St Agapitus

Martyr (entered heaven around the year 267)

Dear Pete,

I detect a tinge of unhealthy hesitancy in your latest emails.  Reading between the lines, it seems that you are using comfort and ease as the criteria for setting personal goals for sophomore year.  I don’t think it’s due to laziness (unlike most of your cousins, you have never suffered from adolescent lethargy or poisonous procrastination).  Rather, I think you are unnecessarily afraid of striving for the kind of excellence that God is dreaming of for you. I’m not speaking about academic brilliance (your goals in this area are challenging but realistic), nor I am referring to extracurricular glory (here as well you seem to be putting your talents to good work – though I don’t see why you can’t fit in more time for apostolic endeavors if you are able to fit in so much time for horseback riding).  The thing is, and I will be blunt here, from what you have written, you don’t seem to have made holiness your first priority. You don’t seem to think that sainthood is attainable for you, there, this year. You need a mentality shift, my dear nephew, and today’s saint can give it to you.

Agapitus was just a kid, no more than 15 years old.  He lived in a small town about 25 miles west of Rome, in the third century, during the years just after the emperor Decius had instituted the first systematic persecution of Christians since the time of Nero.  (He was trying to restore moral fiber to an increasingly decadent civilization, and he thought a return to the strictures of ancient Roman religion would help, and Christians refused to comply…)

A wave of persecution swept through Palestrina (the modern name of his town, where a couple of churches dedicated to God in Agapitus’s name are still in action), and the young man was arrested and arraigned.  He professed an unflinching adherence to Jesus Christ, Son of God, Savior, and refused to plop any incense onto the coals in honor of the false pagan non-gods. And so he was condemned to death: they threw him to ravenous wild beasts in the arena (kind of a pre-game show – ancient Romans loved violent entertainment).  Funnily enough, the beasts (which had been purposely left unfed for a good period of time) wouldn’t touch him. They simply left him alone, as if he wasn’t even there. As much as the officials egged them on, Agapitus simply stood praying, as if he were at home in his yard. They had to take him back into prison, miraculously foiled in their malicious attempts at brutality.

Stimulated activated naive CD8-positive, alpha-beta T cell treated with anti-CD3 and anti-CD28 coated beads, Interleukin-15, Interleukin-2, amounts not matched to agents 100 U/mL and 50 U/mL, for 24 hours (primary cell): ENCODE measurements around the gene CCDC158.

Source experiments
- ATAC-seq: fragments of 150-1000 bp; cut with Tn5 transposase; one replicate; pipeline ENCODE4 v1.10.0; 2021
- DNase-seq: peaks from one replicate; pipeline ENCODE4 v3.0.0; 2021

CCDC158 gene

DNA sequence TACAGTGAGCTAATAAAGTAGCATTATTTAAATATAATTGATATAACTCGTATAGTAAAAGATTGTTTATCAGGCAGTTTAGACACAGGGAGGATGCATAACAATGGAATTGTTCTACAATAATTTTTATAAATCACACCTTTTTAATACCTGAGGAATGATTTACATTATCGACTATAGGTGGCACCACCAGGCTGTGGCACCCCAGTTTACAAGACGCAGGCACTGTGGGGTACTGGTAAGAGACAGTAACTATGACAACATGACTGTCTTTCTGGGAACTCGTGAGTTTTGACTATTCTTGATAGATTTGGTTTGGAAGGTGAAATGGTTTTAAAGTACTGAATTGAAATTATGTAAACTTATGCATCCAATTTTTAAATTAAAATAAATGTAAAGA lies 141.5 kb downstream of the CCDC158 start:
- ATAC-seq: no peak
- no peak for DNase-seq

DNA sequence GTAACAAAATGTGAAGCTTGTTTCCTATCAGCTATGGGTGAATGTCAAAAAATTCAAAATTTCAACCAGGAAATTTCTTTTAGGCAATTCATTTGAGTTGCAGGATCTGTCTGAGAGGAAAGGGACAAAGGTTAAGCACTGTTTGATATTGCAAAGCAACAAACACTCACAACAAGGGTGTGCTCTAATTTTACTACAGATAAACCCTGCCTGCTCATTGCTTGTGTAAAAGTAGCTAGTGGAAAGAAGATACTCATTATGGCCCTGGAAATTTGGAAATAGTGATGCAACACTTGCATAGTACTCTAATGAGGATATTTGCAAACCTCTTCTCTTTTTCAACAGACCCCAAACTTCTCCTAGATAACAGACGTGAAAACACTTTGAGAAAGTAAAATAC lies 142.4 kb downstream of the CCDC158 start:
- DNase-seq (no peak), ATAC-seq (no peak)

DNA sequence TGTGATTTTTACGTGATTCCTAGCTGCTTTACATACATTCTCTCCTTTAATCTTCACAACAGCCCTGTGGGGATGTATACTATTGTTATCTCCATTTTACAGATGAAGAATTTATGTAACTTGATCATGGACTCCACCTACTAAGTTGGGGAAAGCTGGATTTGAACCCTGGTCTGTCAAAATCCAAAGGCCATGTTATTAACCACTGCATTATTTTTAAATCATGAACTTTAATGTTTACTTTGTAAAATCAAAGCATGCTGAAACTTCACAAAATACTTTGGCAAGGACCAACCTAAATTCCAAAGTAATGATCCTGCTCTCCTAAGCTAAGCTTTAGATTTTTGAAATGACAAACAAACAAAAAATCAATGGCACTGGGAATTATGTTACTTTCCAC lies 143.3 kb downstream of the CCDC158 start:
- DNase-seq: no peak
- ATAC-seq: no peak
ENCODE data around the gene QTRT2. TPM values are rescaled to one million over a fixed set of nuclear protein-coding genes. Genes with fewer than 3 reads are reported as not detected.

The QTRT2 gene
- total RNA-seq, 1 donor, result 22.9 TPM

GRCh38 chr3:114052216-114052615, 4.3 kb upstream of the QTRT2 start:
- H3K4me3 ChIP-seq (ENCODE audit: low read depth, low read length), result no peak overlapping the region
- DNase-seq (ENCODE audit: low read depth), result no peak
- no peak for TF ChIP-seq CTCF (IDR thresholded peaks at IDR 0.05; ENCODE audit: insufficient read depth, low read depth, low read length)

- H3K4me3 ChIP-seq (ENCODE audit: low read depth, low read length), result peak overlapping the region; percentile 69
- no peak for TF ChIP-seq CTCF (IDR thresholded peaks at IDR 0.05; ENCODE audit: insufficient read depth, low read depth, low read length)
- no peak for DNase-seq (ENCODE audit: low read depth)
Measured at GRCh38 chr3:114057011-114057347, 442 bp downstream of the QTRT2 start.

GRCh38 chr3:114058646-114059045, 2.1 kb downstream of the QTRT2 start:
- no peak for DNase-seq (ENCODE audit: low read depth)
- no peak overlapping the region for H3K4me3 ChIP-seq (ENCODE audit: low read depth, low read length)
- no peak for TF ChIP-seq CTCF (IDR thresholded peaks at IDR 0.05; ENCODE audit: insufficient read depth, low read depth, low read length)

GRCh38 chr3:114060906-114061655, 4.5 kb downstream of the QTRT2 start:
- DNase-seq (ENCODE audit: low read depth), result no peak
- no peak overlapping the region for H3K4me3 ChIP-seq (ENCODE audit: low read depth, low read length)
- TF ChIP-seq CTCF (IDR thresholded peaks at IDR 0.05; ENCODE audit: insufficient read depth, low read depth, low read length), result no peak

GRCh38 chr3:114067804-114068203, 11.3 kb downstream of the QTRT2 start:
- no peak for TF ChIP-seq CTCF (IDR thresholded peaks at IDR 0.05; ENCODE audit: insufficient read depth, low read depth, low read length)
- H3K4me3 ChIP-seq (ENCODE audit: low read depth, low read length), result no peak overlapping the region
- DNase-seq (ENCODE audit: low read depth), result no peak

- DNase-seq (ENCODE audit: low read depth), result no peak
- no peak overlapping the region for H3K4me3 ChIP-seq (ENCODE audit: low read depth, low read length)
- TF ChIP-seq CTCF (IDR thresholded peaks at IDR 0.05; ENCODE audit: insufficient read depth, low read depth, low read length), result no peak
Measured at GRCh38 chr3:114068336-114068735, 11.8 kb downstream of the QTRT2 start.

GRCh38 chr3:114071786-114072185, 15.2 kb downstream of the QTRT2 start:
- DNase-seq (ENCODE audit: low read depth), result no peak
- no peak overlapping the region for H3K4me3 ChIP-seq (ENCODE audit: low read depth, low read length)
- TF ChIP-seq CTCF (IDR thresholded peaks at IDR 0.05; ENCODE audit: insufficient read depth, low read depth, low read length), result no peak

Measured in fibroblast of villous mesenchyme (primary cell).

The crowd was so amazed that a slew of conversions followed.  At this, the governor became even more alarmed, and sent an executioner to chop of Agapitus’s head.

And remember, he was only 15 years old.  You’ve got four years on him. You see, holiness isn’t primarily about our efforts – we can never make ourselves like Christ all by our own puny exertions – it’s about God at work in us.  And he wants us to live life to the full, “more abundantly” as Jesus put it (John 10:10). So if we give him the reins, keeping prayer, the sacraments, obedience to his will, and authentic Christian charity as our primary activities, his grace will soon sweep us into the realm of a truly meaningful, supernatural life, just as he did with this fifteen-year-old farm boy.  

With that in mind, maybe you should take another look over your personal goals for the year.  Don’t be stingy, be holy.

Your loving uncle, Eddy

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One Comment
  1. Dear uncle Eddy:

    I am loving your letters. I’ve been learning a lot from them. I appreciate your hard work and commitment to spread God’s message and the life of the Saints. Keep them coming, please. God bless!

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